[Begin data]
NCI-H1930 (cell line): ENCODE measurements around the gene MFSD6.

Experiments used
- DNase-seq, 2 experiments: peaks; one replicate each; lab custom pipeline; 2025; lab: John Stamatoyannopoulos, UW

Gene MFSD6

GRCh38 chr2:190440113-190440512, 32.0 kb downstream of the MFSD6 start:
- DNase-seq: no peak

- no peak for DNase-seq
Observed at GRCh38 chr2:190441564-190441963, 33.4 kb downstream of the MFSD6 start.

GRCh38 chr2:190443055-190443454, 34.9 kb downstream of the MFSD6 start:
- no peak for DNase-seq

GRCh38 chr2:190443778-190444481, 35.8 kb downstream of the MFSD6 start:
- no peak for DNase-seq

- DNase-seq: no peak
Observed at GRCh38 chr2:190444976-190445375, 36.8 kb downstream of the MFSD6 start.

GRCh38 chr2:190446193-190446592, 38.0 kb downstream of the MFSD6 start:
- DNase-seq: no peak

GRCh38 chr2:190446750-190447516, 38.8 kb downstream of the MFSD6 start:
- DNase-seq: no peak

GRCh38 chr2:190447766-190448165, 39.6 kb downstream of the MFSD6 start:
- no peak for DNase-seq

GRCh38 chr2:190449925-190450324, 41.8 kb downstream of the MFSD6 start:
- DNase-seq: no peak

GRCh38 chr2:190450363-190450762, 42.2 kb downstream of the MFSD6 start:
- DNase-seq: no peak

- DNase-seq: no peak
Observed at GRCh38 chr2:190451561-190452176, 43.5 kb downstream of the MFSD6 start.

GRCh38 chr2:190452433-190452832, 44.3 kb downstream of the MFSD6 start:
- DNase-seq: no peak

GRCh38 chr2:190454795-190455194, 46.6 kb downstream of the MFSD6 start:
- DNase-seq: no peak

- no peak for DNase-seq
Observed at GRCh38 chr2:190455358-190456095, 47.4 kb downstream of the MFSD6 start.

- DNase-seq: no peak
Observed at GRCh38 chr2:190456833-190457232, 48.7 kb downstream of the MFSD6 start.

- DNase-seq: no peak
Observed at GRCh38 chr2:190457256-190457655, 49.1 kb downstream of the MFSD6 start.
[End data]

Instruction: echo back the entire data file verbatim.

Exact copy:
NCI-H1930 (cell line): ENCODE measurements around the gene MFSD6.

Experiments used
- DNase-seq, 2 experiments: peaks; one replicate each; lab custom pipeline; 2025; lab: John Stamatoyannopoulos, UW

Gene MFSD6

GRCh38 chr2:190440113-190440512, 32.0 kb downstream of the MFSD6 start:
- DNase-seq: no peak

- no peak for DNase-seq
Observed at GRCh38 chr2:190441564-190441963, 33.4 kb downstream of the MFSD6 start.

GRCh38 chr2:190443055-190443454, 34.9 kb downstream of the MFSD6 start:
- no peak for DNase-seq

GRCh38 chr2:190443778-190444481, 35.8 kb downstream of the MFSD6 start:
- no peak for DNase-seq

- DNase-seq: no peak
Observed at GRCh38 chr2:190444976-190445375, 36.8 kb downstream of the MFSD6 start.

GRCh38 chr2:190446193-190446592, 38.0 kb downstream of the MFSD6 start:
- DNase-seq: no peak

GRCh38 chr2:190446750-190447516, 38.8 kb downstream of the MFSD6 start:
- DNase-seq: no peak

GRCh38 chr2:190447766-190448165, 39.6 kb downstream of the MFSD6 start:
- no peak for DNase-seq

GRCh38 chr2:190449925-190450324, 41.8 kb downstream of the MFSD6 start:
- DNase-seq: no peak

GRCh38 chr2:190450363-190450762, 42.2 kb downstream of the MFSD6 start:
- DNase-seq: no peak

- DNase-seq: no peak
Observed at GRCh38 chr2:190451561-190452176, 43.5 kb downstream of the MFSD6 start.

GRCh38 chr2:190452433-190452832, 44.3 kb downstream of the MFSD6 start:
- DNase-seq: no peak

GRCh38 chr2:190454795-190455194, 46.6 kb downstream of the MFSD6 start:
- DNase-seq: no peak

- no peak for DNase-seq
Observed at GRCh38 chr2:190455358-190456095, 47.4 kb downstream of the MFSD6 start.

- DNase-seq: no peak
Observed at GRCh38 chr2:190456833-190457232, 48.7 kb downstream of the MFSD6 start.

- DNase-seq: no peak
Observed at GRCh38 chr2:190457256-190457655, 49.1 kb downstream of the MFSD6 start.